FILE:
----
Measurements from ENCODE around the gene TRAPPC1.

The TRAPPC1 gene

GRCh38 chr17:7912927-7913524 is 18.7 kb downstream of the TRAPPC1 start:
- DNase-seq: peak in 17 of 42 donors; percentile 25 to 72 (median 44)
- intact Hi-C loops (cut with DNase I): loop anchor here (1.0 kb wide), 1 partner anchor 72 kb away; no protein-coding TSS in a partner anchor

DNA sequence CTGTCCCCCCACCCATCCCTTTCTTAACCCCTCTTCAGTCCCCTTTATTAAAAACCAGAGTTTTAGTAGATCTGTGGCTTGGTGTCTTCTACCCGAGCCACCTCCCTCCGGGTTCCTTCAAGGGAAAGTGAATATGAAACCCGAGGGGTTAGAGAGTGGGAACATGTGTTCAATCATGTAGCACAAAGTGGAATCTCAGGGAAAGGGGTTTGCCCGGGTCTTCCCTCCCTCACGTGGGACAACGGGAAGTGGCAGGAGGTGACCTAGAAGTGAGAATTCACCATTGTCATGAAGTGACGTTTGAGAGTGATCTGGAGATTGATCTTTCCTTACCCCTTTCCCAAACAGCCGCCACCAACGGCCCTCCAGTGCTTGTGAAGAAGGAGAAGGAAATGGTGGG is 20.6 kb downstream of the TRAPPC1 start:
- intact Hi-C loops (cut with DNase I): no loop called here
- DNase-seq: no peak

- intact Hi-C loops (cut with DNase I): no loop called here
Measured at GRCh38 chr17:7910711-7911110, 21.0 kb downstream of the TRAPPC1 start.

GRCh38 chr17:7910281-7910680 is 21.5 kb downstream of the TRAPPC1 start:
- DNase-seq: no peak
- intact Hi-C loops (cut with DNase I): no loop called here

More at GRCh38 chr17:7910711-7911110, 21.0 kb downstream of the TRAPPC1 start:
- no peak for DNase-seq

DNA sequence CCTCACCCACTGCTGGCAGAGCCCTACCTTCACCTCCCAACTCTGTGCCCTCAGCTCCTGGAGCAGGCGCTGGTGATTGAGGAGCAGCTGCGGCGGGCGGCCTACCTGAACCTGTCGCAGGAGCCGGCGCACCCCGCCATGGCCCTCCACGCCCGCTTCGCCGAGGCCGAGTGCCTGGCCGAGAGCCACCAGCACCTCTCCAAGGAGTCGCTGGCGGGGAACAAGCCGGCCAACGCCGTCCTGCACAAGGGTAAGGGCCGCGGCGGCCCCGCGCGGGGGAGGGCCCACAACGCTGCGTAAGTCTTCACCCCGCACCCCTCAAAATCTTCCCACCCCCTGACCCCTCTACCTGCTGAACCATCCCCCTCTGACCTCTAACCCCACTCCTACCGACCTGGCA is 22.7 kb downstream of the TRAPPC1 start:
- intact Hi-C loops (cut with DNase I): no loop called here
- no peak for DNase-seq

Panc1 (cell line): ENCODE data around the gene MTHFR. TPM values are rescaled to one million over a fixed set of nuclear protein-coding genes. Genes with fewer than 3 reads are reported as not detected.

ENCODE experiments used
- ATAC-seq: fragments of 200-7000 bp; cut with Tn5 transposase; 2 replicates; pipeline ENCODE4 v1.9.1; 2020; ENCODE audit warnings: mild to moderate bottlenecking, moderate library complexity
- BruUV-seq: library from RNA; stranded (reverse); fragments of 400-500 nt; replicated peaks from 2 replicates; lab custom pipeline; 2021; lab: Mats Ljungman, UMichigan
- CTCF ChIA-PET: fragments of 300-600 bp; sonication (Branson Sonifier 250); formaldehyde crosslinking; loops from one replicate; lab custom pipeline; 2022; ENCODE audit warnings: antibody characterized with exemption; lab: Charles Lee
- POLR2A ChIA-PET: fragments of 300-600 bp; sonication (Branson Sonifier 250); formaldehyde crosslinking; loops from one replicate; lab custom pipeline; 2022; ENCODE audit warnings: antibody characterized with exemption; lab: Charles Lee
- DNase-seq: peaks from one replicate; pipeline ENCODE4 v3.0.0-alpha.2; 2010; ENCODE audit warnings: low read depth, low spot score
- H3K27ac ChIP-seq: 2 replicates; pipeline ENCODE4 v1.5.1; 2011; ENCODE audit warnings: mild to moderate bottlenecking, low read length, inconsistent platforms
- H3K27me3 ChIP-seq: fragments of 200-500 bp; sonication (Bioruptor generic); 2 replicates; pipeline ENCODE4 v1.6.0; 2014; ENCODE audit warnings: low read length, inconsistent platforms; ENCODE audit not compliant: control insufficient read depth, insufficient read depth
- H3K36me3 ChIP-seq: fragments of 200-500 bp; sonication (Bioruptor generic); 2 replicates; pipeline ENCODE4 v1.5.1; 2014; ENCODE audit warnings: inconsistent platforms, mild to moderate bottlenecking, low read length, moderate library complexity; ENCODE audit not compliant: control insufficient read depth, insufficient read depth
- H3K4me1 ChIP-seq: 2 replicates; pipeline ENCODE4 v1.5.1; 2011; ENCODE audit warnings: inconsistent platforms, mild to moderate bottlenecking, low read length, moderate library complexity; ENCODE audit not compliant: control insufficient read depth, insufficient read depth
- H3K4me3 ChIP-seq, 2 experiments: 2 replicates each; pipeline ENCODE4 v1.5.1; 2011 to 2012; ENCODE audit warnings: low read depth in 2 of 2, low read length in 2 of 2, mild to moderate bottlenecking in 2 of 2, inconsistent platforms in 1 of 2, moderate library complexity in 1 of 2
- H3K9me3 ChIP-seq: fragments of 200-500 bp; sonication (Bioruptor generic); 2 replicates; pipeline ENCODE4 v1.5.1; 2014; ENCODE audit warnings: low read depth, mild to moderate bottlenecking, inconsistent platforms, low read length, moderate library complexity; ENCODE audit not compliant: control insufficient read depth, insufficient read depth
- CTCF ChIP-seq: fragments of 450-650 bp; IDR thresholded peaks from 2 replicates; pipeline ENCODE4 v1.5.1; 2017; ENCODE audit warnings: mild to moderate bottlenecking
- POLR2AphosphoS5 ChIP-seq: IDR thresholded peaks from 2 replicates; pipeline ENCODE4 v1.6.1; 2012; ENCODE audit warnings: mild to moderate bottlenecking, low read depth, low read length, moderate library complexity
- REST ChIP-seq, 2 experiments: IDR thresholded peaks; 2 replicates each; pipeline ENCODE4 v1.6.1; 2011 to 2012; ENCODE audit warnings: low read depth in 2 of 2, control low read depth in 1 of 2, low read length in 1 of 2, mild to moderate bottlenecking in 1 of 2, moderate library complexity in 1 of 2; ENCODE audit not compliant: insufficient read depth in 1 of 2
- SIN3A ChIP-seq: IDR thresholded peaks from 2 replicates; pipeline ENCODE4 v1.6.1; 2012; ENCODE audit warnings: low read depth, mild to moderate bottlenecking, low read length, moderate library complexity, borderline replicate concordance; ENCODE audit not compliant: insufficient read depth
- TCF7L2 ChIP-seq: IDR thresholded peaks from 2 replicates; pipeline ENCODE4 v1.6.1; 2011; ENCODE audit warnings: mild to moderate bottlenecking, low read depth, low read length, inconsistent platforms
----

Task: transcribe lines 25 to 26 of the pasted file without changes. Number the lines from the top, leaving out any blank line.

- DNase-seq: peaks from one replicate; pipeline ENCODE4 v3.0.0-alpha.2; 2010; ENCODE audit warnings: low read depth, low spot score
- H3K27ac ChIP-seq: 2 replicates; pipeline ENCODE4 v1.5.1; 2011; ENCODE audit warnings: mild to moderate bottlenecking, low read length, inconsistent platforms